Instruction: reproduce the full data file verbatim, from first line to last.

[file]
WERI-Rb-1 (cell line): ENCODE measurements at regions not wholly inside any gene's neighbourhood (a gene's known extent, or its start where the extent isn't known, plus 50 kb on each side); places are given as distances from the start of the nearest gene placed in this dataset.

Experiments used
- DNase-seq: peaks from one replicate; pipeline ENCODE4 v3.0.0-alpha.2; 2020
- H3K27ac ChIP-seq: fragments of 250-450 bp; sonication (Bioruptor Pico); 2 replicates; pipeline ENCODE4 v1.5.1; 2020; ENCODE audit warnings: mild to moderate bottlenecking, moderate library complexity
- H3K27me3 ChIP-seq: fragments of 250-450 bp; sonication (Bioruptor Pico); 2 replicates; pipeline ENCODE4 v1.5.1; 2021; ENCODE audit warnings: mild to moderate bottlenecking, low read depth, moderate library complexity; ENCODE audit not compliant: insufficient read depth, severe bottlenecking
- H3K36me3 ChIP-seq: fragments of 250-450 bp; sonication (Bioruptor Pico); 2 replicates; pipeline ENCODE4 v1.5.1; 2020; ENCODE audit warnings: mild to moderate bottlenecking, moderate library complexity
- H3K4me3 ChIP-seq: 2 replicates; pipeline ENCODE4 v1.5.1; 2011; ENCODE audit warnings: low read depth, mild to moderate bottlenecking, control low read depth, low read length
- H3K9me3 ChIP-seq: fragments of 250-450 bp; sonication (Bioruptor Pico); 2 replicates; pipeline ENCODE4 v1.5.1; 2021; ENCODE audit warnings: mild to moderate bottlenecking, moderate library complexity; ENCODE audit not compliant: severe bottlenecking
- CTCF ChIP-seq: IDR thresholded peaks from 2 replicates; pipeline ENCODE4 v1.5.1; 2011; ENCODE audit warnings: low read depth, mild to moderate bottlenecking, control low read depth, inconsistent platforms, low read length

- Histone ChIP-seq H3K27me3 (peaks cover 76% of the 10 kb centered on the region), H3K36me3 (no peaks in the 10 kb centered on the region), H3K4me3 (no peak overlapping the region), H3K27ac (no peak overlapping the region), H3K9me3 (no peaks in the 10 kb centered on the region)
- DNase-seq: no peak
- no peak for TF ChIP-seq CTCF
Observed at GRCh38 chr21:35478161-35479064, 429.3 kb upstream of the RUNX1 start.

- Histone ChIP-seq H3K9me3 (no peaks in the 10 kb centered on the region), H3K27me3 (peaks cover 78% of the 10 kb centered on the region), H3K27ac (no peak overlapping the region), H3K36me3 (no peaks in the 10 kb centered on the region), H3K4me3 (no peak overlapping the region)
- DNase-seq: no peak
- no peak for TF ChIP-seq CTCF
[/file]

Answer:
WERI-Rb-1 (cell line): ENCODE measurements at regions not wholly inside any gene's neighbourhood (a gene's known extent, or its start where the extent isn't known, plus 50 kb on each side); places are given as distances from the start of the nearest gene placed in this dataset.

Experiments used
- DNase-seq: peaks from one replicate; pipeline ENCODE4 v3.0.0-alpha.2; 2020
- H3K27ac ChIP-seq: fragments of 250-450 bp; sonication (Bioruptor Pico); 2 replicates; pipeline ENCODE4 v1.5.1; 2020; ENCODE audit warnings: mild to moderate bottlenecking, moderate library complexity
- H3K27me3 ChIP-seq: fragments of 250-450 bp; sonication (Bioruptor Pico); 2 replicates; pipeline ENCODE4 v1.5.1; 2021; ENCODE audit warnings: mild to moderate bottlenecking, low read depth, moderate library complexity; ENCODE audit not compliant: insufficient read depth, severe bottlenecking
- H3K36me3 ChIP-seq: fragments of 250-450 bp; sonication (Bioruptor Pico); 2 replicates; pipeline ENCODE4 v1.5.1; 2020; ENCODE audit warnings: mild to moderate bottlenecking, moderate library complexity
- H3K4me3 ChIP-seq: 2 replicates; pipeline ENCODE4 v1.5.1; 2011; ENCODE audit warnings: low read depth, mild to moderate bottlenecking, control low read depth, low read length
- H3K9me3 ChIP-seq: fragments of 250-450 bp; sonication (Bioruptor Pico); 2 replicates; pipeline ENCODE4 v1.5.1; 2021; ENCODE audit warnings: mild to moderate bottlenecking, moderate library complexity; ENCODE audit not compliant: severe bottlenecking
- CTCF ChIP-seq: IDR thresholded peaks from 2 replicates; pipeline ENCODE4 v1.5.1; 2011; ENCODE audit warnings: low read depth, mild to moderate bottlenecking, control low read depth, inconsistent platforms, low read length

- Histone ChIP-seq H3K27me3 (peaks cover 76% of the 10 kb centered on the region), H3K36me3 (no peaks in the 10 kb centered on the region), H3K4me3 (no peak overlapping the region), H3K27ac (no peak overlapping the region), H3K9me3 (no peaks in the 10 kb centered on the region)
- DNase-seq: no peak
- no peak for TF ChIP-seq CTCF
Observed at GRCh38 chr21:35478161-35479064, 429.3 kb upstream of the RUNX1 start.

- Histone ChIP-seq H3K9me3 (no peaks in the 10 kb centered on the region), H3K27me3 (peaks cover 78% of the 10 kb centered on the region), H3K27ac (no peak overlapping the region), H3K36me3 (no peaks in the 10 kb centered on the region), H3K4me3 (no peak overlapping the region)
- DNase-seq: no peak
- no peak for TF ChIP-seq CTCF